Have you ever seen a business graph and thought how does it sound? National Public Radio (USA) translated this idea into a project. They took the Case-Shiller home price index as a basis for a composition – a kind of sonification – and converted the graph into musical notes.
Source: Case-Shiller Home Price Index, via Standard & Poors. Credit: Alyson Hurt.
Then they gave the sheet music to a bariton from Julliard School of Music, New York City. And that’s how it sounds “a decade of U.S. home prices”:
And here is a “decade of Miami home prices”:
I would not call it Sound Branding but it shows how graphs and data streams can be converted to sound and music. In a next step it could be woven into Sound Branding Elements…. Just some food for thought.
Some time ago I was interviewed by Fabrice Burtin who is the publisher of a very interesting blog on “branding in the hospitality industry, travel and others”.
The interview was originally published on his blog. The questions were asked by Fabrice Burtin.
“We are all familiar with the main dimensions of branding, however Sound Branding and Accoustic Identity are often forgotten though they have an obvious emotional impact on the perception of a brand and a dimension that is largely under utilised in the hotel industry. Karlheinz kindly agreed to answer my questions. Very insightful and fascinating.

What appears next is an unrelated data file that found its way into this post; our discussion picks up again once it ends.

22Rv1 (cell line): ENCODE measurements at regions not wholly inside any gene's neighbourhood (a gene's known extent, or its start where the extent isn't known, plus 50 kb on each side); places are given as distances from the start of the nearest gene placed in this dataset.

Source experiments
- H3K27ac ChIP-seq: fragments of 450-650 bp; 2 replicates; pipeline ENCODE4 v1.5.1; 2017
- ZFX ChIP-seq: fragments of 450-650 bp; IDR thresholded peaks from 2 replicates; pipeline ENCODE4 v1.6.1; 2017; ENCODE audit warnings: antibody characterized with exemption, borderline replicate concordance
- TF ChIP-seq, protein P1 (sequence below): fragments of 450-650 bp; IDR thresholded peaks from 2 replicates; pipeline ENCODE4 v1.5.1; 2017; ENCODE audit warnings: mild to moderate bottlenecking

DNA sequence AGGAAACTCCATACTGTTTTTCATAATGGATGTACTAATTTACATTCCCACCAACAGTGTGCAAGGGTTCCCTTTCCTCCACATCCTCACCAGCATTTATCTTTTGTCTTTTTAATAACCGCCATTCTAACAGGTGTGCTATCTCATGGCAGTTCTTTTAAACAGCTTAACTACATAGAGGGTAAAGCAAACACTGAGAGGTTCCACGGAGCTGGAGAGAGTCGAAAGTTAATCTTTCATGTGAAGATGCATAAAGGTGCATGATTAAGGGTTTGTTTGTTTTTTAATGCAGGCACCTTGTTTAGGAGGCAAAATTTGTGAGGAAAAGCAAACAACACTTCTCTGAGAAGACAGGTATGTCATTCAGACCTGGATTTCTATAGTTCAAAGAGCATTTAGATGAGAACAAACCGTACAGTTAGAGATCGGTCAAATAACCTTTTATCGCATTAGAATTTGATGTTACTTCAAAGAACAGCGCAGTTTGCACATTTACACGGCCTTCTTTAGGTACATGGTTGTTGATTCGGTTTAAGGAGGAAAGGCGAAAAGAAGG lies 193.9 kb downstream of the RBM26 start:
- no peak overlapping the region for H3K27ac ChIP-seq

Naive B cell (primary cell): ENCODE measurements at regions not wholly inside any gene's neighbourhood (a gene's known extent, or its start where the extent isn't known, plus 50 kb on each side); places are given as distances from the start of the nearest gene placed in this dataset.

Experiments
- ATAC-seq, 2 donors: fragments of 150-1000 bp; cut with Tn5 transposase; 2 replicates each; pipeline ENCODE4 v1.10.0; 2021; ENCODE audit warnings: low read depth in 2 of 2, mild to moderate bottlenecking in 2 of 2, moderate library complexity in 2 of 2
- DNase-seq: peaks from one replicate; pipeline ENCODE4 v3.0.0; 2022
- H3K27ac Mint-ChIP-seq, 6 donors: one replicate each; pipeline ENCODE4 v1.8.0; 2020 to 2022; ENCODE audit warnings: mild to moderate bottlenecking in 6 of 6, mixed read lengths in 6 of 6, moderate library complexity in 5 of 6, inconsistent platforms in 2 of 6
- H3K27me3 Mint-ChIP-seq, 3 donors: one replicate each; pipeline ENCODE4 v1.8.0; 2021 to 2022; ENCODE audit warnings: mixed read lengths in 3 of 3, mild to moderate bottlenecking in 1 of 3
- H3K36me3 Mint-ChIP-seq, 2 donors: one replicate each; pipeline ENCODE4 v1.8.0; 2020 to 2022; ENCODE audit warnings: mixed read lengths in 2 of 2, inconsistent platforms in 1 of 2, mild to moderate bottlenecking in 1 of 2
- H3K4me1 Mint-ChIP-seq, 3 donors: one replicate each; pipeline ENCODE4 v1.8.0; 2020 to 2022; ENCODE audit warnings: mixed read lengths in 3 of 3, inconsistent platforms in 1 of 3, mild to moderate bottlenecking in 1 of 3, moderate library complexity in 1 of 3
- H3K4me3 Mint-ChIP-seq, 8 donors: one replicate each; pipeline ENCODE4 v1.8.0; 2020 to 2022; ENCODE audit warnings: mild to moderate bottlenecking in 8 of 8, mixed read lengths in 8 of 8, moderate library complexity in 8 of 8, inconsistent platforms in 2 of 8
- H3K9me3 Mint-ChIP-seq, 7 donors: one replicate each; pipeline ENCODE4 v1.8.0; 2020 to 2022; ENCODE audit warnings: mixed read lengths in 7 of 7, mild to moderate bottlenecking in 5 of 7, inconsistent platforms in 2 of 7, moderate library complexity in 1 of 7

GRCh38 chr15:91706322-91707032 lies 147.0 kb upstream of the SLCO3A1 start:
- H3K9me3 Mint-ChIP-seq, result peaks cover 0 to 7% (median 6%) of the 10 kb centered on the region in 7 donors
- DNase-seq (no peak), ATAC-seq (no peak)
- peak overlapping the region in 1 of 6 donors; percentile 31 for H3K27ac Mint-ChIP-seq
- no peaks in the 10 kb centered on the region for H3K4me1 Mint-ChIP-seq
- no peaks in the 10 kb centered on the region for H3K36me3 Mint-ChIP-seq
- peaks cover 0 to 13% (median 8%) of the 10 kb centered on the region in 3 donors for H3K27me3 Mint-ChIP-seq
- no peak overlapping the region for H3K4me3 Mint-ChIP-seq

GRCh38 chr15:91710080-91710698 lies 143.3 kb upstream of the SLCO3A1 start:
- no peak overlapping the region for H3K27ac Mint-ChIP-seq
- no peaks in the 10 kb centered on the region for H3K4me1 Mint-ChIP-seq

Can you explain briefly the concept of “Sound Branding”?
Sound Branding (Audio Branding, Acoustic Branding, Sonic Branding) is the process of development, implementation and management of Sound Branding Elements. It includes all sound elements that are exclusively composed and produced for a brand. The key elements are: Continue reading →
Ryan Francis, a Juilliard School of Music graduate, has composed an ode to the city’s elevated train track, the High Line, which opened to great acclaim last year. The High Line, his winning composition in a prize sponsored by LVMH and the American Composer’s Orchestra to create a Greener New York City-inspired sonic branding for the park.
How did Francis create the aural experience and evoke the audio essence of the High Line experience? According to the brandchannel Ryan Francis comments about his composition: “I did … Continue reading →
Brand Score can be explained as the adequate acoustic setting (reflection of the brand values) as part of the brand communication. Compared to the brand song the brand score is more of a sound scape. It can be derived from the instrumental version of the brand song. Exemplary field of application: scoring of a radio spot or a corporate movie, background sounds at events, and supersonic sounding at the point of sale. The brand score reintegrates the sound logo and the brand hookline, if these elements exist.
Do you agree or disagree with this definition? Is anything missing in the definition we use? Please post your ideas in the comments section.